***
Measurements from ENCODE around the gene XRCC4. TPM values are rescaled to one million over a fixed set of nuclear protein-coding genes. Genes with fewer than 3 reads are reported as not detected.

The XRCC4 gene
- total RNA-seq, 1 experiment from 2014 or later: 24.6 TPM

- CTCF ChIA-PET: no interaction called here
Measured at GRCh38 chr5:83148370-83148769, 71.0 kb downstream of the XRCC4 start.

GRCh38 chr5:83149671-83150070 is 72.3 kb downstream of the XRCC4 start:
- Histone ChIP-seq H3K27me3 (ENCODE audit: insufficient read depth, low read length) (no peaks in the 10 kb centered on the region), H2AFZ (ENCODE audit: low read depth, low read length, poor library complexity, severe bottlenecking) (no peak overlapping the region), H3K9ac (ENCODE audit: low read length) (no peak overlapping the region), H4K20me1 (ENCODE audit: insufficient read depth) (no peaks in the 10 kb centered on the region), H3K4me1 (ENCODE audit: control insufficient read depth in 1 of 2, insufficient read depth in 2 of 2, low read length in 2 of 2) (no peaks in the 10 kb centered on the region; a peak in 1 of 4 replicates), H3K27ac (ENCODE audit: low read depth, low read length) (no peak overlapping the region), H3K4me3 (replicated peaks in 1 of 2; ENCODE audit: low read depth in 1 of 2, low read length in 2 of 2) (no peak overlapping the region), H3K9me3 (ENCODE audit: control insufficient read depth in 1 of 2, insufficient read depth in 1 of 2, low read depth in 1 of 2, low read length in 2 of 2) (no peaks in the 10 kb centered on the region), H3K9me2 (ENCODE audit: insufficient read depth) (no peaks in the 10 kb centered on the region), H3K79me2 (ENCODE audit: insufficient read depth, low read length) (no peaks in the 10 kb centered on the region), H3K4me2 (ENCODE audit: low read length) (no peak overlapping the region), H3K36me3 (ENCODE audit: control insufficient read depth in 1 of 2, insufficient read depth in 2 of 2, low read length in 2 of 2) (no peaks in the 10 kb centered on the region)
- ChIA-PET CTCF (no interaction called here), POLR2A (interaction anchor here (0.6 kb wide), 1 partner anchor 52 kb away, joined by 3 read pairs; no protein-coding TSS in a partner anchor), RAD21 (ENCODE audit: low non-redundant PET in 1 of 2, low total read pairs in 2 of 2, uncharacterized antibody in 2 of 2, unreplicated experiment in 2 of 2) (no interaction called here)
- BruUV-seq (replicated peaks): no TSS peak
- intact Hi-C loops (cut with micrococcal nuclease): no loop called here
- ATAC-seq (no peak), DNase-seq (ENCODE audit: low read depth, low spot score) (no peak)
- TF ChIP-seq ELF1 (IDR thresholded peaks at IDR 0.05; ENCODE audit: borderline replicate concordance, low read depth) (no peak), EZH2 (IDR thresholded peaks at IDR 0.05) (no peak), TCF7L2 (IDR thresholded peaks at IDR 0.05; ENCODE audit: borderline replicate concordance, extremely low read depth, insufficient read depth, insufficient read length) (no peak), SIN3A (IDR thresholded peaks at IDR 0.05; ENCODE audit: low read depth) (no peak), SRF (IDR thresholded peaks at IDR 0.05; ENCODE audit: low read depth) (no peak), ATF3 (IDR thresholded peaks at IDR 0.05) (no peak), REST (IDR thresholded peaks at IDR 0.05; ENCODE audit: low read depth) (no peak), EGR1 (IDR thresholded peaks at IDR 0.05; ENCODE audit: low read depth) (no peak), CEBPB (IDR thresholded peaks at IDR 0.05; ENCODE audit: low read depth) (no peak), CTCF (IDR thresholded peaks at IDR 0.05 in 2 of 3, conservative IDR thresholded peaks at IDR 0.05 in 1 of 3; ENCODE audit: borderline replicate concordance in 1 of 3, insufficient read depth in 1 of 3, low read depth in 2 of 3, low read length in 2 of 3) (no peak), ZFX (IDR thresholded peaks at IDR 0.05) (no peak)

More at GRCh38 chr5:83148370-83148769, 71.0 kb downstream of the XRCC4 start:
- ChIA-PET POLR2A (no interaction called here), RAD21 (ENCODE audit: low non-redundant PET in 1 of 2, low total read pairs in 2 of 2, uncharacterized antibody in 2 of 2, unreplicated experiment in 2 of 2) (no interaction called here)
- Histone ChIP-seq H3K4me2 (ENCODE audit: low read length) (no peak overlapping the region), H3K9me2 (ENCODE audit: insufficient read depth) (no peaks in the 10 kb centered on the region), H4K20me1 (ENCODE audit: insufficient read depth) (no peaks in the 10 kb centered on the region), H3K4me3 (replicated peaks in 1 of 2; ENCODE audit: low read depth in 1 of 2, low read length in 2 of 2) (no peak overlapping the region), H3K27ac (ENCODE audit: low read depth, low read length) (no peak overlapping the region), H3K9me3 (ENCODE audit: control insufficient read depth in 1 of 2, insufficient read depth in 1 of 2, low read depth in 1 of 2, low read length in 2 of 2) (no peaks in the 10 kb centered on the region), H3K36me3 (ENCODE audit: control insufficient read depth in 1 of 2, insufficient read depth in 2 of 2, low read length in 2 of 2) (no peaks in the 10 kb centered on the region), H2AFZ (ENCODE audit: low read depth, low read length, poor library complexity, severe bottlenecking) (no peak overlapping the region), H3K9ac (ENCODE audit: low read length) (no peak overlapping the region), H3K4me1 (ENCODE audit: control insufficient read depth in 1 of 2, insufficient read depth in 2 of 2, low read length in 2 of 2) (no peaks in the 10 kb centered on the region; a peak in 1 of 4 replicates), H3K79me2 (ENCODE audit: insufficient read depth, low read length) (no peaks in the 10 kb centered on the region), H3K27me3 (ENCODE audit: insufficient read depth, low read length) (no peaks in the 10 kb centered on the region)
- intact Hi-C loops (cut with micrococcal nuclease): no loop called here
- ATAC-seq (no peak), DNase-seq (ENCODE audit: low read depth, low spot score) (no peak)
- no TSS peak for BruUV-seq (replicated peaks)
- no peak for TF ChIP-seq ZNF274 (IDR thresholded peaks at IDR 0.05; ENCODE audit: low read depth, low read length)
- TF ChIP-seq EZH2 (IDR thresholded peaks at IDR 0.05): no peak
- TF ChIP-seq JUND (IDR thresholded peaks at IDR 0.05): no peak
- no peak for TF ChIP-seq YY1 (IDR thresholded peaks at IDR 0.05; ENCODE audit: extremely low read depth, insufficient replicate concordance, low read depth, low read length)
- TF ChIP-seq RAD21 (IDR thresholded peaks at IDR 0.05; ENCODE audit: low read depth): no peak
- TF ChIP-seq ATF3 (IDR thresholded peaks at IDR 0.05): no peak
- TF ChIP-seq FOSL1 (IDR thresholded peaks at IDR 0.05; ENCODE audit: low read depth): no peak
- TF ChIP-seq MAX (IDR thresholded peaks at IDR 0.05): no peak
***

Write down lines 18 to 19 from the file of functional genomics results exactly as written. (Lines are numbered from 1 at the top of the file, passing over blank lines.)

- no TSS peak for BruUV-seq (replicated peaks)
- no peak for TF ChIP-seq ZNF274 (IDR thresholded peaks at IDR 0.05; ENCODE audit: low read depth, low read length)